By Justin Henry
Cold Hard Football Facts' Dr. Death (@jrhwriting)

Tom Brady now leads the lifetime series against Peyton Manning 10-5, but the fifth loss occurred Sunday afternoon, nullifying not only that 10th win, a historic November 24 comeback, but a trip to the Super Bowl as well.

With much of the focus on his era-defining rivalry with Manning, the world saw 'Tom Terrific' get handily outplayed.

The Patriots fell to the Broncos 26-16 in the AFC Championship Game, falling short of the big game for the second-straight season, and adding to a now-nine-year streak of not winning the Super Bowl altogether.

It was a game marked by surprising ineffectiveness on the Patriots side, not getting out of the blocks until long after Denver built its lead.


1. Brady Victimized, Forced Into Short Game

On the surface, Brady had himself a solid game. His stat line included a 93.86 passer rating, a touchdown, no picks, and over 63 percent of his passes completed. The biggest detriment to his game were in sacks, two major ones, and relative shortness of his throws.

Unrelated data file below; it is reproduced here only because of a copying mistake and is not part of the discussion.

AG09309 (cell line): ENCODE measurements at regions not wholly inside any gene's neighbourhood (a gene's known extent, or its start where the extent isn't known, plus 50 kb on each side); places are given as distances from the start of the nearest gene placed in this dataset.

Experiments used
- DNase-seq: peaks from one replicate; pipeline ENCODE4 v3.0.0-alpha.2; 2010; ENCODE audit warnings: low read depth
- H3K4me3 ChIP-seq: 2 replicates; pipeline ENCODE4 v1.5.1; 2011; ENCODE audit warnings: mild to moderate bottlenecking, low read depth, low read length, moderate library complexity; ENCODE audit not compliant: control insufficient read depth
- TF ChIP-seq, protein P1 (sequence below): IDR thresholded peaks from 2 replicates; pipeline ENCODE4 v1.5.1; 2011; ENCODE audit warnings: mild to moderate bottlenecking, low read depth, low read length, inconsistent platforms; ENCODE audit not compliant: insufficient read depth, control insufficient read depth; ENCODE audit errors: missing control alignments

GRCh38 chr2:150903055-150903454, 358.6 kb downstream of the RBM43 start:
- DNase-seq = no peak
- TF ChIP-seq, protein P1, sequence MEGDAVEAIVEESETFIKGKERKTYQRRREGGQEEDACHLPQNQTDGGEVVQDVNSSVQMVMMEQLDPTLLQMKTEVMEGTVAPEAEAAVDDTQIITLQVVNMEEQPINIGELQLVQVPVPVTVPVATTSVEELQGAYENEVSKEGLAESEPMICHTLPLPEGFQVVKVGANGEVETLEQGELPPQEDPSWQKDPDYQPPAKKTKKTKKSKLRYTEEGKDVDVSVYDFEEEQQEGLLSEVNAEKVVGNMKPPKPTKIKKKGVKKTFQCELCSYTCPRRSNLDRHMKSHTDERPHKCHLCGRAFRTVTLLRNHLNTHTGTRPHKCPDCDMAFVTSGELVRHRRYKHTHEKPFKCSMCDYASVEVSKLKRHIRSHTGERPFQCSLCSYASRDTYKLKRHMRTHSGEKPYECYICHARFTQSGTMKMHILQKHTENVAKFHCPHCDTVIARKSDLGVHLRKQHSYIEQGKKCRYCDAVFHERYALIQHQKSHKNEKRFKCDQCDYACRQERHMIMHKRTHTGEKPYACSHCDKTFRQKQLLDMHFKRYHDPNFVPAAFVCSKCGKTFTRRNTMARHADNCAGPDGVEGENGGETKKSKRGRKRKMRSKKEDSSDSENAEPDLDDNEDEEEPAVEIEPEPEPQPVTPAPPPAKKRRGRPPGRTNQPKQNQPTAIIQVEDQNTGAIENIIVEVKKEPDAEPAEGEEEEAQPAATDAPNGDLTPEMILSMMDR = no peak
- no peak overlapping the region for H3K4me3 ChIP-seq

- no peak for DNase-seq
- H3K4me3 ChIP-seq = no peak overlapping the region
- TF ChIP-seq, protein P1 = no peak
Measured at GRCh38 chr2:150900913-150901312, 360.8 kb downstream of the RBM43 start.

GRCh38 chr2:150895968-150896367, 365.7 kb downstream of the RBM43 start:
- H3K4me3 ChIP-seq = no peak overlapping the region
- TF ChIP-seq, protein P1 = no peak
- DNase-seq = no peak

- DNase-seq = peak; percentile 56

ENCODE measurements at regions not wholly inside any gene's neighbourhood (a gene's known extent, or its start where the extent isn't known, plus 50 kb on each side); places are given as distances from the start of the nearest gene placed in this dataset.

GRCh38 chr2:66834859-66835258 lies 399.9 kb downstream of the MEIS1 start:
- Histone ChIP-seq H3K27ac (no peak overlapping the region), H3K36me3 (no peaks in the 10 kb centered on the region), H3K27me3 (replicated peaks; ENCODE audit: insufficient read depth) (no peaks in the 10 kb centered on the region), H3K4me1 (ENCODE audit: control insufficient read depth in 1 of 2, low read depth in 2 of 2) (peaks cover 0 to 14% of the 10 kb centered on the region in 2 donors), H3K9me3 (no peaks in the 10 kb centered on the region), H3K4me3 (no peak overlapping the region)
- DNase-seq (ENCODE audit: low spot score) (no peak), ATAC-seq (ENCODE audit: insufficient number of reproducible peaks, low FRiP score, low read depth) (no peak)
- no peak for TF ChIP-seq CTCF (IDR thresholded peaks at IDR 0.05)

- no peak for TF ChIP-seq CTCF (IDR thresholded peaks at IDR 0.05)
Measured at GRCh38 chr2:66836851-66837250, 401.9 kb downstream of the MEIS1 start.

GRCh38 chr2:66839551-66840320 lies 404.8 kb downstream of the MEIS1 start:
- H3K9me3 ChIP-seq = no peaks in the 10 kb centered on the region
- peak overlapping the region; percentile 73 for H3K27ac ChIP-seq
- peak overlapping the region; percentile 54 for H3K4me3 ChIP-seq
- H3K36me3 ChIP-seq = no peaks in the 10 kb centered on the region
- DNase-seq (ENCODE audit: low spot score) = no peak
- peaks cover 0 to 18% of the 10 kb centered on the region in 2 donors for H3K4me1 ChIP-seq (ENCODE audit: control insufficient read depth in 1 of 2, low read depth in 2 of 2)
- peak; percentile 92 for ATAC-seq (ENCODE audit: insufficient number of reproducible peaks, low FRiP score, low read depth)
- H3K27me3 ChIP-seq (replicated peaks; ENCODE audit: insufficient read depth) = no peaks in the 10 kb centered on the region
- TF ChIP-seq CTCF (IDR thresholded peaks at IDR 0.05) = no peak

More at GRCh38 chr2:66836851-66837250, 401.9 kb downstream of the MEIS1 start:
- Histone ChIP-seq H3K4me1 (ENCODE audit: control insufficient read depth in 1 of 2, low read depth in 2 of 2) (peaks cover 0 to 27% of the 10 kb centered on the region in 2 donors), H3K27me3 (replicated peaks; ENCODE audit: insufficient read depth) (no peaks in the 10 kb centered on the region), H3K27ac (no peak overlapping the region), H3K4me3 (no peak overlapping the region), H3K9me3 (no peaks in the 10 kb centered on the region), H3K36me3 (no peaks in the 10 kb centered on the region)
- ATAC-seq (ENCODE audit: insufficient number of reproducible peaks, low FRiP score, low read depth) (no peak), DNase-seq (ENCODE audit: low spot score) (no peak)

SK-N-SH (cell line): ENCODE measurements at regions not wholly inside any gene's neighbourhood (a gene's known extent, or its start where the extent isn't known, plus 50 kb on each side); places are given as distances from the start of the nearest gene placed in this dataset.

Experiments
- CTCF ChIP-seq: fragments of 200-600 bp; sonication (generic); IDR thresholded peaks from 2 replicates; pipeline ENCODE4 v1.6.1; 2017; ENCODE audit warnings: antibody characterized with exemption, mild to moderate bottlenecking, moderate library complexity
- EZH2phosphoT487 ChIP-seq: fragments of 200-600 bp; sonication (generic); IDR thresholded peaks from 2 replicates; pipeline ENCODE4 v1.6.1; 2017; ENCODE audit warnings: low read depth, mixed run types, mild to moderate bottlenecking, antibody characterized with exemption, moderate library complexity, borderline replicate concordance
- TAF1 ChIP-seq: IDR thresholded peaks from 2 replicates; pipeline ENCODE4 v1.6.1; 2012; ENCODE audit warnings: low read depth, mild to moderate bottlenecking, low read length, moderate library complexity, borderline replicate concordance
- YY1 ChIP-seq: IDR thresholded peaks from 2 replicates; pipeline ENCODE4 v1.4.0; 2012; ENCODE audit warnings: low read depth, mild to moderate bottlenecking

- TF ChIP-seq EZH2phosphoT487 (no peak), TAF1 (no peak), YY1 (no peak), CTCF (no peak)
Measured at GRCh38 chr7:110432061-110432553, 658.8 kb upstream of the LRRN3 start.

Brady averaged 7.29 yards a throw, which isn't bad, but with the sacks considered (21 yards lost), he averaged only 6.40 Real Passing Yards Per Attempt. Brady averaged only 6.12 RPYPA for the year, but Denver's D was able to prey on the short tosses, and frustrate early.


2. Run Fizzles, Abandoned Anyway

There would be no cleat-stomping from the burning feet of LeGarrette Blount; the Broncos aren't the Keystone Colts, and only gave up six yards on five carries to 'Beast Mode of the East'. In all, the Patriots merely averaged four yards a carry, but there's more to it.

The Patriots only ran 16 times for the entire game, for a total of 64 yards. New England also only had one run of more than ten yards (Shane Vereen for 11). As Denver steadily built their impressive lead, New England went one dimensional, a big part of their downfall.


3. Clock Was the Enemy

While Denver's run didn't set the world ablaze (107 yards on 28 carries), it served its necessary function of sustaining drives. Manning's day throwing converted 21 first downs, and the run netted five, but the ground game helped the patient "Sheriff" run time out.

The Patriots were manhandled by the clock, as the Broncos took off 35:44, compared to New England's threadbare 24:16. The Broncos only punted once, finishing drives with some sort of points, while New England's defense was gashed, leaving little time to find an edge.